June 2004
Volume 4, Issue 8
Vision Sciences Society Annual Meeting Abstract  |   August 2004
Tracking invisible objects
Author Affiliations
  • Todd S. Horowitz
    Brigham & Women's Hospital, USA Harvard Medical School, USA
  • Randall. S. Birnkrant
    Brigham & Women's Hospital, USA
  • Jeremy. M. Wolfe
    Brigham & Women's Hospital, USA Harvard Medical School, USA
  • Linda Tran
    Charlestown High School, USA
  • David. E. Fencsik
    Brigham & Women's Hospital, USA Harvard Medical School, USA
Journal of Vision August 2004, Vol.4, 366. doi:https://doi.org/10.1167/4.8.366
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      Todd S. Horowitz, Randall. S. Birnkrant, Jeremy. M. Wolfe, Linda Tran, David. E. Fencsik; Tracking invisible objects. Journal of Vision 2004;4(8):366. doi: https://doi.org/10.1167/4.8.366.

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      © ARVO (1962-2015); The Authors (2016-present)

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We have previously demonstrated that observers in multielement tracking tasks can successfully track objects when they become invisible for up to 400 ms (Alvarez, Wolfe, Horowitz, & Arsenio (VSS 01)). Is this an extension of the ability to track occluded items, or a different mechanism that allows us to divert our attention from the tracking task in order to do something else for a moment? We hypothesized that if the ability to track invisible items is a way to cope with the disappearance of items in the world, then tracking should be easier if only one item disappears at a time. Furthermore, the presence of occluders at the time of disappearance/reappearance should improve performance, because occlusion is the most likely cause of disappearance of an item that remains present in the visual field. We measured tracking performance at 3 gap durations (?100, 300, & 500 ms). In Experiment 1, items disappeared and reappeared either all at once (synchronous) or one by one (asynchronous). There were two stimulus cue conditions: 1) items simply vanished and reappeared or 2) items were deleted by and accreted from modal surfaces. Contrary to the disappearing object hypothesis, synchronous disappearance yielded superior performance compared to asynchronous (F(1, 14) = 14.3, p < .005), and occlusion cues provided no advantage (F(1, 14) < 1). In Experiment 2, we used only synchronous disappearance, and found that occlusion cues actually harmed performance (F(1, 10) = 27.5, p < .0005). These results suggest that the ability to track invisible objects serves to allow the observer to set aside the tracking task for brief periods in order to direct attention to other priorities (e.g. an interpolated search task, c.f. Alvarez et al. '01). The ability does not appear to be due to a mechanism which merely copes with the periodic disappearance of objects from the field of view.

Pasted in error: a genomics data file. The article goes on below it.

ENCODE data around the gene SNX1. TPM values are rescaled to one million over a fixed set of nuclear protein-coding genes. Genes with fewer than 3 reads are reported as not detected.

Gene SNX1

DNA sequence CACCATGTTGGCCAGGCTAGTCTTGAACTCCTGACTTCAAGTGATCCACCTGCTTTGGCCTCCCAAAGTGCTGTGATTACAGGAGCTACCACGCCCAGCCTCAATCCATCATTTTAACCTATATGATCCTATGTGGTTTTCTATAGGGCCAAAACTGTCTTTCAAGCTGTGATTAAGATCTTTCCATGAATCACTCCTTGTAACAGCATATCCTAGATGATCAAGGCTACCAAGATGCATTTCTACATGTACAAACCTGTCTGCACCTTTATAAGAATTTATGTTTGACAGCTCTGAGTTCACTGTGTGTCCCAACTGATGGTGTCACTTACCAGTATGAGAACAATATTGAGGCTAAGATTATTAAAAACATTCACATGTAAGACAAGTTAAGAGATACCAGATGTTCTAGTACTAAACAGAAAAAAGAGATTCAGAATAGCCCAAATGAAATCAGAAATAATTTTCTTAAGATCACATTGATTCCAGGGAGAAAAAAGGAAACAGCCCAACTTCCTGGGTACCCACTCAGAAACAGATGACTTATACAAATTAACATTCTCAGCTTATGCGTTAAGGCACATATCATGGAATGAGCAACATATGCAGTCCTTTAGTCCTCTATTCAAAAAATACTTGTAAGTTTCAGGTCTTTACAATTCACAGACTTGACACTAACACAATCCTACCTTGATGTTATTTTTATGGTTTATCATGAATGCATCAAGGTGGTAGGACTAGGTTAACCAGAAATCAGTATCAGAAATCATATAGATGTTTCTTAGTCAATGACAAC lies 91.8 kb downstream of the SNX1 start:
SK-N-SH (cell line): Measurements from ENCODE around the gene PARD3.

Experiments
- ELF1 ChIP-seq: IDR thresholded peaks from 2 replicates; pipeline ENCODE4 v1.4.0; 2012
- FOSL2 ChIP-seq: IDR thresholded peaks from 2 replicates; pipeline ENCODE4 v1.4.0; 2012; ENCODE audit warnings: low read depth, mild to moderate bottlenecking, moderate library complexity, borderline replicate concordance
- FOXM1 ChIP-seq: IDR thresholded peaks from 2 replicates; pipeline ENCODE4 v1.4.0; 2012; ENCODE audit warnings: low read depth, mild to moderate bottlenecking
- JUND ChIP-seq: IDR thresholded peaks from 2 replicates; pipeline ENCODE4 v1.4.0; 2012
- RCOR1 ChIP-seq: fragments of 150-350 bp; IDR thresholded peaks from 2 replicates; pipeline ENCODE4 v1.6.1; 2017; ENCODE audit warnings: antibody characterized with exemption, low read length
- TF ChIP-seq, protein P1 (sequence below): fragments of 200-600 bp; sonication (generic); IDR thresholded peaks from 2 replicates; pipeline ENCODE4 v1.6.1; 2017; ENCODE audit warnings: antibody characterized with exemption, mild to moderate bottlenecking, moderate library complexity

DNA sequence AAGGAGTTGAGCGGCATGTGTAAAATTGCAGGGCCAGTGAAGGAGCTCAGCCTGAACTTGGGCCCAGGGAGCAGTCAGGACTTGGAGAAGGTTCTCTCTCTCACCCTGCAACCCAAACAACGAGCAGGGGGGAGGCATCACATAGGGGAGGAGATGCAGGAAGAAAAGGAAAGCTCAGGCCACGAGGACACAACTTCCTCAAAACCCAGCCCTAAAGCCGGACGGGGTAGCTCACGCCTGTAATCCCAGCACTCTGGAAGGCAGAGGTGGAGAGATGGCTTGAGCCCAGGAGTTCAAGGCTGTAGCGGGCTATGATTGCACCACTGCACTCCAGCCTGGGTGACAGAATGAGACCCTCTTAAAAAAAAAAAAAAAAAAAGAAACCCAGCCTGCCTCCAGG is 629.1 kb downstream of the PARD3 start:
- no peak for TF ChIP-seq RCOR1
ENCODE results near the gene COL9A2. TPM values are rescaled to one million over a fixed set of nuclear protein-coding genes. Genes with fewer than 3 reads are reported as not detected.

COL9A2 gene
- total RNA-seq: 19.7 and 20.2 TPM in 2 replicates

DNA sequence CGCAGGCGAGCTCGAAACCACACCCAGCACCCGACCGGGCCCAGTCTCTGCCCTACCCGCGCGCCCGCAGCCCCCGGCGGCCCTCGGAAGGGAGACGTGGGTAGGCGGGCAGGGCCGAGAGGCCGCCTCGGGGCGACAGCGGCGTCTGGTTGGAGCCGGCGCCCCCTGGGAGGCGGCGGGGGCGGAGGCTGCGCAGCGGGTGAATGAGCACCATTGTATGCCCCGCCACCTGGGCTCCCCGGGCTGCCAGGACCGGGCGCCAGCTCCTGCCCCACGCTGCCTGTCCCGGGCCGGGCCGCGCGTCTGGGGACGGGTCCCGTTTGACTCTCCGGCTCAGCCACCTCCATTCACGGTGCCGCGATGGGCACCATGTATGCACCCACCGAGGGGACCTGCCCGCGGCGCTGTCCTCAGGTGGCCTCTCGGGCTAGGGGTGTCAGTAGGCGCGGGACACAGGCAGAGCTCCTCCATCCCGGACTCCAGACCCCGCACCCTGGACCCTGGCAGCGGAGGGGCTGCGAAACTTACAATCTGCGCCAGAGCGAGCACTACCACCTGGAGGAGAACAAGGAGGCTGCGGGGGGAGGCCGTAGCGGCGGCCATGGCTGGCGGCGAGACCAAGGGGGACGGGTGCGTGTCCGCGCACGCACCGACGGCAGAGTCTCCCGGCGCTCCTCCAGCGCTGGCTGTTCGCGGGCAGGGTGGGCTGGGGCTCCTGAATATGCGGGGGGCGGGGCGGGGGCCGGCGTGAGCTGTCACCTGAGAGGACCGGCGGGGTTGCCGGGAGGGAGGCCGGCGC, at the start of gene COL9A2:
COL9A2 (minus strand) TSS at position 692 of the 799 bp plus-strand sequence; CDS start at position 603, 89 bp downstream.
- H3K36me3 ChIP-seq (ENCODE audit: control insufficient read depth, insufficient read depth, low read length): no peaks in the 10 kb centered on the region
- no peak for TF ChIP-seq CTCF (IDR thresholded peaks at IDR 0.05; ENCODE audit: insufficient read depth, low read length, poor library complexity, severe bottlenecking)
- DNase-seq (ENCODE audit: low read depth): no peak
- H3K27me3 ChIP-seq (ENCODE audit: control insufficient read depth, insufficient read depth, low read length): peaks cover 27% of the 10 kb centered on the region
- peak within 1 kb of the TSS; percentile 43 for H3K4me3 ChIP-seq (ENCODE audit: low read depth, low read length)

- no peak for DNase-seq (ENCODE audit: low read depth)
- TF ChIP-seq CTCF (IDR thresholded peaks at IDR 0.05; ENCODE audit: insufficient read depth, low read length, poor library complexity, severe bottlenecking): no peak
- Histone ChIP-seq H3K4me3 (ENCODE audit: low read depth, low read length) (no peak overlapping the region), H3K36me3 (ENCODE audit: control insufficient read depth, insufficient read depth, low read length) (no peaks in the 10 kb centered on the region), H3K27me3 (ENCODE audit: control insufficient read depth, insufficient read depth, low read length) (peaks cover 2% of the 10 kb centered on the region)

Horowitz, T. S., Birnkrant, R. S., Wolfe, J. M., Tran, L., Fencsik, D. E.(2004). Tracking invisible objects [Abstract]. Journal of Vision, 4( 8): 366, 366a, http://journalofvision.org/4/8/366/, doi:10.1167/4.8.366. [CrossRef]
 Supported by NIH grant MH065576 to TSH. LT sponsored by Project Success.

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